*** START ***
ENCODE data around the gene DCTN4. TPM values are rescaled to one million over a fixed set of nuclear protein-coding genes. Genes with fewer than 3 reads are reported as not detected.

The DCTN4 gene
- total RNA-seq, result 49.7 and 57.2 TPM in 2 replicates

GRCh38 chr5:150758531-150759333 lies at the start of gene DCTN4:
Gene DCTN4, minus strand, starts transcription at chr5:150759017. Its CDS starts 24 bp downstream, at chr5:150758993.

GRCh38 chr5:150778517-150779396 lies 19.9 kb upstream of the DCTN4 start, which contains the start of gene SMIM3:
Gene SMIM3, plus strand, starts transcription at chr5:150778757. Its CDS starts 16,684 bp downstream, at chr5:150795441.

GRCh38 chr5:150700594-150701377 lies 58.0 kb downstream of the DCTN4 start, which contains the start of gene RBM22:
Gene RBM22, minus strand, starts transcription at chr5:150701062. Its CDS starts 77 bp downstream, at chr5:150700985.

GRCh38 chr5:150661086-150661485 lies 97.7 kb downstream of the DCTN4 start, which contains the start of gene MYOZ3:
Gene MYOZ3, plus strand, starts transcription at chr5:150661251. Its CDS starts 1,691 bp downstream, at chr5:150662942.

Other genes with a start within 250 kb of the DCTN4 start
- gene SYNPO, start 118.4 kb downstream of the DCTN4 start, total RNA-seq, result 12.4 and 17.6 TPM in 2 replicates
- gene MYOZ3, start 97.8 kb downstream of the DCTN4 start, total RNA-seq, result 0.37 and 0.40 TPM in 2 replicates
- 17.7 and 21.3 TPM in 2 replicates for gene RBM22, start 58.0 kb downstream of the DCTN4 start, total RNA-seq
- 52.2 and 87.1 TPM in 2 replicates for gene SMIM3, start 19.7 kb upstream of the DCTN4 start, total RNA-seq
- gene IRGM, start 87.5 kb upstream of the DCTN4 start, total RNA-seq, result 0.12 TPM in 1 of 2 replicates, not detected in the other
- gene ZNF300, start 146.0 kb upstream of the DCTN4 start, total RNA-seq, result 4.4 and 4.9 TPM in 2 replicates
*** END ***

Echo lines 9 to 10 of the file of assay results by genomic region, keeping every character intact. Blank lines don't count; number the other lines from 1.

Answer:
Gene RBM22, minus strand, starts transcription at chr5:150701062. Its CDS starts 77 bp downstream, at chr5:150700985.

GRCh38 chr5:150661086-150661485 lies 97.7 kb downstream of the DCTN4 start, which contains the start of gene MYOZ3: